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News

"Brown is the new green," says local water district


Lina Broydo/Special to the Town Crier
Are downtown Los Altos flower pots getting too much water? The Santa Clara Valley Water District plans to hire “water cops” to discourage overwatering.

The Santa Clara Valley Water District is spending nearl...

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Schools

Foothill camps prepare local students for STEM careers

Foothill camps prepare local students for STEM careers


Photos Ellie Van Houtte/Town Crier
Middle school students make robotic hands using 3-D printers during a STEM Summer Camp at Foothill College.

From designing roller coasters to developing biodegradable plastics, high school students received an i...

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Community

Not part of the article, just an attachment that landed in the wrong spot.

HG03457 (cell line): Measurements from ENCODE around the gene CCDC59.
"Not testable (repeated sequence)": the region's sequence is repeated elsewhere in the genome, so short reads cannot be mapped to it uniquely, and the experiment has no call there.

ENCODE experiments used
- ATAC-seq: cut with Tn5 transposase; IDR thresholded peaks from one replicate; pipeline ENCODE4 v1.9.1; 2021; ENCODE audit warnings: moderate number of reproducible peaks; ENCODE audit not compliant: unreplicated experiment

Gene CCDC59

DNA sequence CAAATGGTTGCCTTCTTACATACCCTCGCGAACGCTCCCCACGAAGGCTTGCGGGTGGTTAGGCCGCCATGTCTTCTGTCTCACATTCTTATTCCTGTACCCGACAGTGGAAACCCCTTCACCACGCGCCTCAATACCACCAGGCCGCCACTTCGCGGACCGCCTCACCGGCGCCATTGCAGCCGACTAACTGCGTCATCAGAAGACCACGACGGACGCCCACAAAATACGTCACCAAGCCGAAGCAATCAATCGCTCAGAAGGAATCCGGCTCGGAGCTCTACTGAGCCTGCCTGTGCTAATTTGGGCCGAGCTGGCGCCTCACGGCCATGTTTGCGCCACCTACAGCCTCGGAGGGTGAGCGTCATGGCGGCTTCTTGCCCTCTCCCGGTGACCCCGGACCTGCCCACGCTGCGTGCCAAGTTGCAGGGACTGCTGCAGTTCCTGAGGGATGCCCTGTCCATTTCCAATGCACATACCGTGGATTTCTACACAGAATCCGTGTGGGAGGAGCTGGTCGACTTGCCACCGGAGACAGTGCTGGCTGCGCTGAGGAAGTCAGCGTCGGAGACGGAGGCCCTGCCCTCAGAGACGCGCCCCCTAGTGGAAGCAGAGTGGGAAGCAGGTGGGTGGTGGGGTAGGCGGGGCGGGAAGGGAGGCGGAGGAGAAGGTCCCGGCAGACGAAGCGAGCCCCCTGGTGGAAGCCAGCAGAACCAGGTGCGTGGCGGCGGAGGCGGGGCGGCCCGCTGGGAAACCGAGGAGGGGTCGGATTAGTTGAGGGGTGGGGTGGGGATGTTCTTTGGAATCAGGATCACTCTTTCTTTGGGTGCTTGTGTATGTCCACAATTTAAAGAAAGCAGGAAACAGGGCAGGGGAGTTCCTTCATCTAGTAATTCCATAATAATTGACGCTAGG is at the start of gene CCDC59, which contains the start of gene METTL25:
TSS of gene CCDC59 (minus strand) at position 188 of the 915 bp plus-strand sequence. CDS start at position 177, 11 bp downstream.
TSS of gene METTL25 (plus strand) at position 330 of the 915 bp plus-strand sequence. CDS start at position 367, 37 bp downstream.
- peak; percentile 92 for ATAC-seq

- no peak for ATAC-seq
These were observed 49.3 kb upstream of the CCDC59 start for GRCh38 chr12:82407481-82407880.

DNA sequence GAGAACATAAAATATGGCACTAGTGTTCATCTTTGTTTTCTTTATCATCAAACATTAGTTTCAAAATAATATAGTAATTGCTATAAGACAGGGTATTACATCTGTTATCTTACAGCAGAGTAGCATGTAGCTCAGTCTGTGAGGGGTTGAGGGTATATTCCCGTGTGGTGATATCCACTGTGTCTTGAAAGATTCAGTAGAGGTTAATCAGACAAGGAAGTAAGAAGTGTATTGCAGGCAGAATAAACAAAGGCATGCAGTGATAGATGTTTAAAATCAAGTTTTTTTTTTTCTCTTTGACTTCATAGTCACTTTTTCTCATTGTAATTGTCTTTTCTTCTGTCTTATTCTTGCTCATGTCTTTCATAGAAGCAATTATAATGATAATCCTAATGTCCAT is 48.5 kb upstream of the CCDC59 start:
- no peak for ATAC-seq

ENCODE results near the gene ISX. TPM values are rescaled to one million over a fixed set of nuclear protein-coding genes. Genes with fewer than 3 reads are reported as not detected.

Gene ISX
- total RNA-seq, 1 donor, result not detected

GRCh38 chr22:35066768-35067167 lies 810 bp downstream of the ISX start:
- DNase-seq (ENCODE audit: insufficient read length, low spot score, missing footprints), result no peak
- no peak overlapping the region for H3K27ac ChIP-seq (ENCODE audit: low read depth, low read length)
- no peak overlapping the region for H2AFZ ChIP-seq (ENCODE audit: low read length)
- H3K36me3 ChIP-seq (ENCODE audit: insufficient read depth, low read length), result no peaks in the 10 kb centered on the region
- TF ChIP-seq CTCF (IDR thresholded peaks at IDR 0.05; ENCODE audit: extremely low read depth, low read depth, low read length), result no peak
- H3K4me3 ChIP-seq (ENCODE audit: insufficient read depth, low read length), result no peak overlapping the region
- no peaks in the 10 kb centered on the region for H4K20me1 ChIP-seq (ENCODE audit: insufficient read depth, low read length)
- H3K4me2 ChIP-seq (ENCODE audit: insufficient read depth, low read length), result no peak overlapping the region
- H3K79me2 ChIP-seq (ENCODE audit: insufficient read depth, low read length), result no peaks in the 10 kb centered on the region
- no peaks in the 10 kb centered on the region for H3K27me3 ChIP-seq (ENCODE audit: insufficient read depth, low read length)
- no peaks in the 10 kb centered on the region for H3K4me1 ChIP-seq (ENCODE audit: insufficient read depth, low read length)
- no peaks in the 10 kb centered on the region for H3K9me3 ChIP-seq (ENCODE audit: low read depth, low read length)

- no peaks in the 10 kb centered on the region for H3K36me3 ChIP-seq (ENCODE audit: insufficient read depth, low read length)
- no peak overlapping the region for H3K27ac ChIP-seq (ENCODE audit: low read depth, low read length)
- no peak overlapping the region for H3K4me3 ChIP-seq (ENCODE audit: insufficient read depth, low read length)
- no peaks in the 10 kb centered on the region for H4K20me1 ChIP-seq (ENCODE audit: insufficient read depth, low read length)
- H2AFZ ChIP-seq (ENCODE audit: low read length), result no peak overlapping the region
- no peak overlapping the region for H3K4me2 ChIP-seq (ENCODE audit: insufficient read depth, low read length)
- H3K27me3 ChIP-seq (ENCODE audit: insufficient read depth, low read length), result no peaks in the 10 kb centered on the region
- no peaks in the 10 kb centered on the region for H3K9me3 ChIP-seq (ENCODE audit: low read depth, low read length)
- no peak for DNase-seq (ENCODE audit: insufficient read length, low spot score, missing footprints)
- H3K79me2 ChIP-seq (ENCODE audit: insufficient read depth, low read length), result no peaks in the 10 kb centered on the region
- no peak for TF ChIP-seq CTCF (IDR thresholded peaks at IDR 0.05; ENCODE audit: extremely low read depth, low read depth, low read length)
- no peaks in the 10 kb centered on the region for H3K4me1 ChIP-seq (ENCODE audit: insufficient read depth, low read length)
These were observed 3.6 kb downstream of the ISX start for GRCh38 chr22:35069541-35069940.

Local entrepreneur opens home to Afghan and Rwandan women

Local entrepreneur opens home to Afghan and Rwandan women


Ellie Van Houtte/Town Crier
Businesswomen Joan Mazimhaka of Rwanda, third from left, and Fakhria Ibrahimi of Afghanistan, in orange, traveled to the U.S. with a 26-woman delegation through the Peace Through Business program.

Employees scoop ice ...

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Comment

Moving on: The Rockey Road

Just over a month ago, we decided to put our house on the market. My husband and I had been tossing around the idea of moving back to the area where we grew up, which is only approximately 40 minutes from here. Of course, Los Altos is a great place t...

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Business

Halo heads to Los Altos: Blow-dry bar founder opens new First Street location Monday

Halo heads to Los Altos: Blow-dry bar founder opens new First Street location Monday


ElLie Van Houtte/ Town Crier
Armed with blow dryers, Halo founder Rosemary Camposano, left, and store manager Nikki Thomas prepare for the blow-dry bar’s grand opening on First Street Monday.

A blow-dry bar is set to open downtown Monday, and i...